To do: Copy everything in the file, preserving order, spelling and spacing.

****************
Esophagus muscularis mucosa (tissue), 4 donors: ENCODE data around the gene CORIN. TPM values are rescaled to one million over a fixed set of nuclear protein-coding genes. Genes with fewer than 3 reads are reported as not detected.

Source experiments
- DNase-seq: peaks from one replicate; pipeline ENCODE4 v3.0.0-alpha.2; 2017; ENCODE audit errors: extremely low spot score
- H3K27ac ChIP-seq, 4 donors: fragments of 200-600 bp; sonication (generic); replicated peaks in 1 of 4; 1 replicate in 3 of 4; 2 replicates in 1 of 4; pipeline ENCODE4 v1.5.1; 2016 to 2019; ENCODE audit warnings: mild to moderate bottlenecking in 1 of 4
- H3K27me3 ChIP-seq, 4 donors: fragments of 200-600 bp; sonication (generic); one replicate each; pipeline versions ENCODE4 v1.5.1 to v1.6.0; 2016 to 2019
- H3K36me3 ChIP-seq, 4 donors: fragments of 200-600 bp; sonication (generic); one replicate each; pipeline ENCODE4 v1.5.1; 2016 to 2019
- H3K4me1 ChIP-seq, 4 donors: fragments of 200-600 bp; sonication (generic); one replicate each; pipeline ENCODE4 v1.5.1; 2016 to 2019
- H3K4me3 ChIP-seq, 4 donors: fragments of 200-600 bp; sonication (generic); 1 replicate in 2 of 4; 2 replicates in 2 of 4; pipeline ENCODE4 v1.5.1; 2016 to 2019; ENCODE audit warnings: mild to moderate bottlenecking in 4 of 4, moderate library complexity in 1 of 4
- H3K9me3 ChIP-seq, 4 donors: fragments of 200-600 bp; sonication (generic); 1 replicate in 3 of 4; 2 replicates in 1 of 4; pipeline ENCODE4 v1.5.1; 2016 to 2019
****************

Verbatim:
Esophagus muscularis mucosa (tissue), 4 donors: ENCODE data around the gene CORIN. TPM values are rescaled to one million over a fixed set of nuclear protein-coding genes. Genes with fewer than 3 reads are reported as not detected.

Source experiments
- DNase-seq: peaks from one replicate; pipeline ENCODE4 v3.0.0-alpha.2; 2017; ENCODE audit errors: extremely low spot score
- H3K27ac ChIP-seq, 4 donors: fragments of 200-600 bp; sonication (generic); replicated peaks in 1 of 4; 1 replicate in 3 of 4; 2 replicates in 1 of 4; pipeline ENCODE4 v1.5.1; 2016 to 2019; ENCODE audit warnings: mild to moderate bottlenecking in 1 of 4
- H3K27me3 ChIP-seq, 4 donors: fragments of 200-600 bp; sonication (generic); one replicate each; pipeline versions ENCODE4 v1.5.1 to v1.6.0; 2016 to 2019
- H3K36me3 ChIP-seq, 4 donors: fragments of 200-600 bp; sonication (generic); one replicate each; pipeline ENCODE4 v1.5.1; 2016 to 2019
- H3K4me1 ChIP-seq, 4 donors: fragments of 200-600 bp; sonication (generic); one replicate each; pipeline ENCODE4 v1.5.1; 2016 to 2019
- H3K4me3 ChIP-seq, 4 donors: fragments of 200-600 bp; sonication (generic); 1 replicate in 2 of 4; 2 replicates in 2 of 4; pipeline ENCODE4 v1.5.1; 2016 to 2019; ENCODE audit warnings: mild to moderate bottlenecking in 4 of 4, moderate library complexity in 1 of 4
- H3K9me3 ChIP-seq, 4 donors: fragments of 200-600 bp; sonication (generic); 1 replicate in 3 of 4; 2 replicates in 1 of 4; pipeline ENCODE4 v1.5.1; 2016 to 2019